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Japan: Selected Issues

Author(s):
International Monetary Fund
Published Date:
July 2009
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III. Current Challenges Facing SMEs in Japan1

A. Introduction and Background

1. The global recession has had a much greater impact on Japan’s manufacturing sector than on services. In the six-month period ending in March, sales in manufacturing fell by 24 percent (y/y), and operating profits by nearly 125 percent (y/y)—nearly two times and four times greater than the respective declines in services. Within manufacturing, the shock affected automakers mostly, followed by semiconductors and electronics.

MOF Corporate Survey(Oct-Mar yoy change)
of which
ItemTotalNon-man.Manuf.AutoElec.Prec.
Sales-16.0-12.3-23.8-41.3-26.2-28.2
Operating profits-69.2-28.6-123.8-210.7-178.5-107.2
Current profits-66.5-28.1-114.9-161.4-135.5-104.9

2. Manufacturing small and medium-size enterprises (SMEs)2 in particular were hit hard as the shock rippled down the entire supply chain. Large manufacturers responded quickly by slashing production and cutting costs, including from their SME suppliers. Shrinking cashflows and tighter financial conditions have put a strain on SMEs, forcing many to consolidate or exit. In some cases, large corporations have helped by lengthening the terms of receivables with key supplier, or by providing short-term financing, while the government has stepped in with exceptional financial support.3 Despite these efforts, bank credit to SMEs continues to decline, while bankruptcies concentrated in manufacturing remain on the rise.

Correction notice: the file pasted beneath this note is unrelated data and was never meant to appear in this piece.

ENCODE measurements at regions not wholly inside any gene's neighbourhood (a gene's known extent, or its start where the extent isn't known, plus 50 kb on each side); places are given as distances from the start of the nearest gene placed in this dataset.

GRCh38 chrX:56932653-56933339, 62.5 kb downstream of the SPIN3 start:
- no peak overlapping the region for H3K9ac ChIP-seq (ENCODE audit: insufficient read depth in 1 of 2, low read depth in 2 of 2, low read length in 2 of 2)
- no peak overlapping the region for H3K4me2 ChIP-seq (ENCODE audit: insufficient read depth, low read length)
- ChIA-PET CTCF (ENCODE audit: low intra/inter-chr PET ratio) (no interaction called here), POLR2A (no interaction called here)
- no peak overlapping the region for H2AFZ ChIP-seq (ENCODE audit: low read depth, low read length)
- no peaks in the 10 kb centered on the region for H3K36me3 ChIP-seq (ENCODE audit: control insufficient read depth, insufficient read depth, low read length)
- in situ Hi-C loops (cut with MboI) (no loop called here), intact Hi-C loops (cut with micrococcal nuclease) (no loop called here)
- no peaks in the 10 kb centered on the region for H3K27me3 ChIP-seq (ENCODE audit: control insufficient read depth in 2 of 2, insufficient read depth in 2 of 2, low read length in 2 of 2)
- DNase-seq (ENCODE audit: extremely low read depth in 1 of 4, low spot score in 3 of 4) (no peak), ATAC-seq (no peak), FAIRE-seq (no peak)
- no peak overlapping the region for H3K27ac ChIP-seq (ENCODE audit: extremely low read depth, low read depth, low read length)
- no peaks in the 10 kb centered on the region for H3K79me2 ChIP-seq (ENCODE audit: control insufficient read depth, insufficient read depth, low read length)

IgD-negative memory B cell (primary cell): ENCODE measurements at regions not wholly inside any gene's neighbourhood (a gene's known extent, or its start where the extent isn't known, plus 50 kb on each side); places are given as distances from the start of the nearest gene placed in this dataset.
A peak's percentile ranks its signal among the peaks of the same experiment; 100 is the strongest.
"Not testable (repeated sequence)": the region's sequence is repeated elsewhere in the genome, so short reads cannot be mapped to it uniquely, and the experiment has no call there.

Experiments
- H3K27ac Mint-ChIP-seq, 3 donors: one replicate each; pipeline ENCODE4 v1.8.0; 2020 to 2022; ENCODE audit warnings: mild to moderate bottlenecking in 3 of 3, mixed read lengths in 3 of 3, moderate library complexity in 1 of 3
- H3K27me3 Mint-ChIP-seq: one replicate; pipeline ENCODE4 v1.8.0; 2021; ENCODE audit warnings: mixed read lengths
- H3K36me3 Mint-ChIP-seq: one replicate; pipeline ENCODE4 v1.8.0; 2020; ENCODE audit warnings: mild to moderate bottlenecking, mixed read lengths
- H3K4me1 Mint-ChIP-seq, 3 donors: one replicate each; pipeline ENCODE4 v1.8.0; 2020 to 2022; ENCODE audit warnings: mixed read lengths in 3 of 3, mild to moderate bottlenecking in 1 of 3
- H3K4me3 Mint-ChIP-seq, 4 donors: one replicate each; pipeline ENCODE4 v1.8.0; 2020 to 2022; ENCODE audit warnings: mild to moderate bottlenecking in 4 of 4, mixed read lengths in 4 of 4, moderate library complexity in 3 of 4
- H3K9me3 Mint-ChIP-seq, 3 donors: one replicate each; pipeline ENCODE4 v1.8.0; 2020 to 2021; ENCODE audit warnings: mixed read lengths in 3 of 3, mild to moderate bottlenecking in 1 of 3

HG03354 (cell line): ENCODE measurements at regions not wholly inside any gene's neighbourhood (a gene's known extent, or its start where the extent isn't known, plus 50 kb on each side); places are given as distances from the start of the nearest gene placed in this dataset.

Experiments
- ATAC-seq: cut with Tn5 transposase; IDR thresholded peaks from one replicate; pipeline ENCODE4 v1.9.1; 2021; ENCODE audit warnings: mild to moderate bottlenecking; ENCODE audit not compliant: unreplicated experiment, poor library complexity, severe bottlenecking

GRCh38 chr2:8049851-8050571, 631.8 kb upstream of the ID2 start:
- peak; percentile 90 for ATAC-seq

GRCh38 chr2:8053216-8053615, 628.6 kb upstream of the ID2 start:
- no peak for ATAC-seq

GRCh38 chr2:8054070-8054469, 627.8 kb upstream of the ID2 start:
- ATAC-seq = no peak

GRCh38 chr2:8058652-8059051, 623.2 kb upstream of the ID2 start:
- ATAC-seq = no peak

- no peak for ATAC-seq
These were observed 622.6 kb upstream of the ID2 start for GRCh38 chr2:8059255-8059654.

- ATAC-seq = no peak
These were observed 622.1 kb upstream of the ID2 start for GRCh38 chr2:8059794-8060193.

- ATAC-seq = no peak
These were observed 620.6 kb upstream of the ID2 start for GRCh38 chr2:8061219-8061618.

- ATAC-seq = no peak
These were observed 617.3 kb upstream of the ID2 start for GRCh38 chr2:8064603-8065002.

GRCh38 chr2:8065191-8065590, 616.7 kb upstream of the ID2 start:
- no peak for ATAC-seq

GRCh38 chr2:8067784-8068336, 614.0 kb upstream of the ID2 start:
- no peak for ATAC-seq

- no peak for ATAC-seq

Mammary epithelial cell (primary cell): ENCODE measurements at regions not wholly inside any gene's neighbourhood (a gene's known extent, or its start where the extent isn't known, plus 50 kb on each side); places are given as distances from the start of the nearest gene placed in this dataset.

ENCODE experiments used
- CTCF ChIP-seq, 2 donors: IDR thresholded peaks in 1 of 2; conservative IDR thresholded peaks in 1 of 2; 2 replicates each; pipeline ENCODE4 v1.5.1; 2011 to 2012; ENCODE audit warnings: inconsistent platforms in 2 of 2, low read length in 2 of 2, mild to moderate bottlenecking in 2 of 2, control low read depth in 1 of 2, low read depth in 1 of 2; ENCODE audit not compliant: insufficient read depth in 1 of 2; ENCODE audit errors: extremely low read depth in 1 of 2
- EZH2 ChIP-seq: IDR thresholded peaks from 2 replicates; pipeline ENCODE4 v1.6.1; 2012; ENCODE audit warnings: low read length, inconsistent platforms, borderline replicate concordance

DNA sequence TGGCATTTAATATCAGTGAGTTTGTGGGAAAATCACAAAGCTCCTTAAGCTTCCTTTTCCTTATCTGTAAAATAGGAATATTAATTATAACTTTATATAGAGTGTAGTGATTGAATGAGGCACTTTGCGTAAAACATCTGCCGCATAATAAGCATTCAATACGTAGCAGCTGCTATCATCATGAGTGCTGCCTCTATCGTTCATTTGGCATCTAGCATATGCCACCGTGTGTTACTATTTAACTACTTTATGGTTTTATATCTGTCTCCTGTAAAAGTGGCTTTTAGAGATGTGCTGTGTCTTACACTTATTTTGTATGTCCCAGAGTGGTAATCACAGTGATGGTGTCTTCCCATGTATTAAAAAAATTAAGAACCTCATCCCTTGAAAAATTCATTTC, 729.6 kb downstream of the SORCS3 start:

Japanese Bank Lending: Large Firms vs. SMEs

(y-o-y, percent change)

Source: CEIC.

3. Against this background, this chapter examines the financial position of the corporate sector prior to the crisis. The analysis uses the MoF corporate survey to assess the vulnerabilities of the sector to the financial shock. The chapter also discusses how corporate restructuring can be advanced to facilitate the adjustment process, particularly among smaller firms which were in a much weaker position compared to larger firms prior to the crisis.

B. Financial Position of the Corporate Sector

4. The corporate sector overall has made significant progress in deleveraging. The debt-to-equity ratio has been on a trend decline since the 1970s, with the pace of deleveraging accelerating in recent years. The large drop in the debt-to-equity ratio in the non-manufacturing sector between 1997 and 2008 mainly reflects a clean-up of the real estate sector (from over 2,000 in 2000 to under 200 in 2008). Over the same period, the debt-to-equity ratio for manufacturing has almost halved. Since 1999, the nominal stock of corporate debt has fallen nearly 20 percent.